NO Horizon, a new musical that tells the forgotten story of a Yorkshire maths genius, will tour to York Theatre Royal next April after more than a decade in the making.

Andy Platt’s show is inspired by the life of Nicholas Saunderson, a blind scientist and mathematician from the West Riding village of Thurlstone, near Penistone, who overcame impossible odds to become a Cambridge professor and friend of royalty.

Often described as an 18th century Stephen Hawking, Saunderson was born in 1862 and by the age of one he was blinded by smallpox. In an era before Braille, it is said he taught himself to read by running his fingers over the gravestones in a local churchyard.

He learned Latin and Greek and became Lucasian Professor of Mathematics at Cambridge, a post also held by Sir Isaac Newton, Charles Babbage and the aforementioned Stephen Hawking. 

In his day, Saunderson spent time with kings and queens and had a reputation that spread across Europe. Remarkably, his field of expertise was not in mathematical equations, but in lecturing about optics.

It is thought that Saunderson, who was elected a member of the Royal Society, may have been the earliest discoverer of Bayes’ theorem, a mathematical formula for determining conditional probability.

A past performance of No Horizon, set to be revived on a northern tour in 2020

Described by singer and BBC Radio Two presenter Elaine Paige as “one to watch out for”, Platt’s musical will run in York on April 9 and 11 – no performance on Good Friday – as part of its 2020 northern tour mounted by Right Hand Theatre, in the wake of an Edinburgh Fringe run in 2016.

The show was first written in 2003 by Platt, a former headmaster who rediscovered Saunderson’s remarkable journey after it was forgotten by history. 

“Saunderson’s achievement as the Stephen Hawking of his day was phenomenal,” says the writer and producer. “I wanted No Horizon to entertain and move the audience at the same time as restoring Saunderson to his rightful place as a national icon. Next year’s tour is the culmination of a 15-year dream.”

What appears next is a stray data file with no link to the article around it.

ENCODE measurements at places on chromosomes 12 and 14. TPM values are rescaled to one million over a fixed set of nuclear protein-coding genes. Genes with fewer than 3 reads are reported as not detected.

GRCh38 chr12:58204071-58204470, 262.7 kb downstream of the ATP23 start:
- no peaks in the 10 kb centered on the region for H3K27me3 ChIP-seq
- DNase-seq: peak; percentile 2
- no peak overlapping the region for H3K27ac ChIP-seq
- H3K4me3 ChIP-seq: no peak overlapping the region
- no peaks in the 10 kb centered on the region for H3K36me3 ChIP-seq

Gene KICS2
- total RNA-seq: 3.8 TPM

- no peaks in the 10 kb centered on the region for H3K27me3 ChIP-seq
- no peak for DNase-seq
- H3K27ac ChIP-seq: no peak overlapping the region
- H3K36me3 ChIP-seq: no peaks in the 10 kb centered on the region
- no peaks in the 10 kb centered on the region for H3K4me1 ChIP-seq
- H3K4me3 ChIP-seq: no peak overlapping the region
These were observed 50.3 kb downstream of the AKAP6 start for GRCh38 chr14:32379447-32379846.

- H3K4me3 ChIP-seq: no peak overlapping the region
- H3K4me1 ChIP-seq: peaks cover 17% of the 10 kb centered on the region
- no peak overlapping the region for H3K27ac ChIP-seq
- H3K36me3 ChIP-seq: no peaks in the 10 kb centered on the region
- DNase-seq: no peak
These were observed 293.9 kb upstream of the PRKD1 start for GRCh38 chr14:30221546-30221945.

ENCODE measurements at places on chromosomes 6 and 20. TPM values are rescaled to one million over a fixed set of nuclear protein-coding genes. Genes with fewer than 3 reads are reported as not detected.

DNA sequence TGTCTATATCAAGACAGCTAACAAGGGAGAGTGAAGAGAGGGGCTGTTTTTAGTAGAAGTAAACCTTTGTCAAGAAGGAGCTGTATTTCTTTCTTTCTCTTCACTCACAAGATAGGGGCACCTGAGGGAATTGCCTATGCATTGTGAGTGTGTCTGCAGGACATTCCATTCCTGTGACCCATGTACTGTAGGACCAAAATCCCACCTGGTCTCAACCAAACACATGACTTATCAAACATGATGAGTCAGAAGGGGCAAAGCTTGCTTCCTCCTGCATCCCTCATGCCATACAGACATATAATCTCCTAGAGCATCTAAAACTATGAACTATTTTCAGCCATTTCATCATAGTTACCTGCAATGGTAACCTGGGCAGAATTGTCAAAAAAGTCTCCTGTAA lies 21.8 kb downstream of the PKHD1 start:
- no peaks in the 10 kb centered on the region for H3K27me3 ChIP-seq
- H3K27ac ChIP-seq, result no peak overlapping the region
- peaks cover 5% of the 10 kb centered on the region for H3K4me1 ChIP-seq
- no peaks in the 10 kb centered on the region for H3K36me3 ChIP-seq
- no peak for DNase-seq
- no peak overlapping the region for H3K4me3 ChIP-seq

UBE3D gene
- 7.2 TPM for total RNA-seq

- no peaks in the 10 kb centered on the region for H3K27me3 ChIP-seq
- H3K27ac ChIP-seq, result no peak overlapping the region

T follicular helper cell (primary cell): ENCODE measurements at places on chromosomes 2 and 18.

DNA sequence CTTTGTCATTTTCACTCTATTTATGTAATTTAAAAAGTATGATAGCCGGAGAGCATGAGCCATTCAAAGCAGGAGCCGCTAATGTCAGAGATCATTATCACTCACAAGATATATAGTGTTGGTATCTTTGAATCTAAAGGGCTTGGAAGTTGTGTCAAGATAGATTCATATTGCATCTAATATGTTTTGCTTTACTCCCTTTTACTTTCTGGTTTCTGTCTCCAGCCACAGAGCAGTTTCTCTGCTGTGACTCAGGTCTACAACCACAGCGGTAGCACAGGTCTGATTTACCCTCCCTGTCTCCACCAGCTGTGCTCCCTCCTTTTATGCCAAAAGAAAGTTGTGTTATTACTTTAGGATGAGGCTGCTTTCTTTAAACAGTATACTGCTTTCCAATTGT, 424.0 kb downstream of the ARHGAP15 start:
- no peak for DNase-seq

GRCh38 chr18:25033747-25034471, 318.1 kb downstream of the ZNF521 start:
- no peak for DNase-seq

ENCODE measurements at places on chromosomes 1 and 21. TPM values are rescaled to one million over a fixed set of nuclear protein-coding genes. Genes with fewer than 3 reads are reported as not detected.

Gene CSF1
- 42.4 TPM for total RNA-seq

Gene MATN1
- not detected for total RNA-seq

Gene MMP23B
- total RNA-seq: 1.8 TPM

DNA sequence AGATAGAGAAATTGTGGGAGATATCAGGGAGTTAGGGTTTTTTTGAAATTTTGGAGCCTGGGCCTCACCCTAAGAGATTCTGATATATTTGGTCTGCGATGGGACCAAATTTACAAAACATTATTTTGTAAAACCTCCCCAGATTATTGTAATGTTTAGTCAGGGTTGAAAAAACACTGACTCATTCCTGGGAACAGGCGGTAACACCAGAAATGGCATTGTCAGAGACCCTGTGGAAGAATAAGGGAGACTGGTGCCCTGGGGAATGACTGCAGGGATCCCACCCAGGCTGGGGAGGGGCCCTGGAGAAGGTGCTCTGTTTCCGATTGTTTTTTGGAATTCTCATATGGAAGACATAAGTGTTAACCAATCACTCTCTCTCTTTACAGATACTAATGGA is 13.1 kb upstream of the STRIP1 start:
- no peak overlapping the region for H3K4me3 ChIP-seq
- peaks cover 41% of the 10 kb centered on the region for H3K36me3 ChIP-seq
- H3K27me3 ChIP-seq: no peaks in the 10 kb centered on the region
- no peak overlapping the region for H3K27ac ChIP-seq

The lead role of Saunderson will be played by the partially sighted Adam Martyn, from Doncaster, South Yorkshire, who trained at Liverpool Institute of Performing Arts.

He will be on the road in the 2020 tour from March 19, when No Horizon opens at The Civic, Barnsley, the nearest major theatre near to Saunderson’s birthplace.

The poster for next spring’s tour of No Horizon by Right Hand Theatre

After further shows there on March 20 and 21, the tour will head on to the Viaduct Theatre, Halifax, March 26 to 28; Leeds City Varieties, March 31 and April 1; Cast, Doncaster, April 2 to 4; Harrogate Theatre, April 7 and 8; York Theatre Royal, April 9 and 11, and Millgate Arts Centre, Delph, Saddleworth, April 15.

Helen Reid, producer at Right Hand Theatre, says: “I’m so excited we’ve managed to pull off and organise a northern tour. It’s only taken over a decade to do it!

“We couldn’t have done it without the support of our fan base at the Edinburgh Fringe and locally, to help bring the show to a wider audience. 

“We look forward to seeing our old fans and new fans alike at any of the northern venues. The support we’ve had so far from the public and celebrities has been immensely rewarding for Andy and the producers. We thank them all.”

The 2020 tour is funded by Arts Council England and Foyle Foundation, co-commissioned by Cast, Doncaster, and The Civic, Barnsley, and supported by Sheffield Royal Society for the Blind.

York tickets are on sale on 01904 623568 or at yorktheatreroyal.co.uk; Leeds, 0113 243 0808 or cityvarieties.co.uk; Harrogate, 01423 502116 or at harrogatetheatre.co.uk.

Charles Hutchinson

Ebor Players celebrate silver anniversary of Bishopthorpe pantos with Mother Goose

Ebor Players cast members for Mother Goose gather at Bishopthorpe Village Hall

THE Ebor Players mark the 25th anniversary of their first pantomime by staging Mother Goose from December 2 to 7 at Bishopthorpe Village Hall, near York.

David Rose will play the title role after “taking a huge break with tradition” last year when, for the first time in more than 20 years, he switched to the dark side as the villainous Abanazar in Aladdin.

“Although I thoroughly enjoyed the change, this year I’m back in frocks for my traditional role as dame,” he says.

The Ebor Players were formed in 1994 in Bishopthorpe. “The aim was to present a pantomime in the village,” recalls David. “Now, 25 years later, the Players just go from strength to strength.

“Our pantomimes today bear little resemblance to those early years. The group has evolved to present a much slicker, more professional-looking show. This year’s show, Mother Goose, has a cast and crew of more than 40 people and is a riot of colour, music and laughter, with something for everyone.”

Performances will start at 7.30pm each evening. “Our Saturday night adults-only shows have always been so popular and oversubscribed, so this year we’ve introduced a Wednesday evening adults-only – 16 plus – cabaret-style event, but at the same price as our regular shows” says David. “So you can come along, have a drink and let your hair down for the evening.”

Tickets cost £8 for adults, £6 for children, at ticketsource.co.uk\ebor-players, on 07591 297221 or via the Ebor Players’ Facebook page.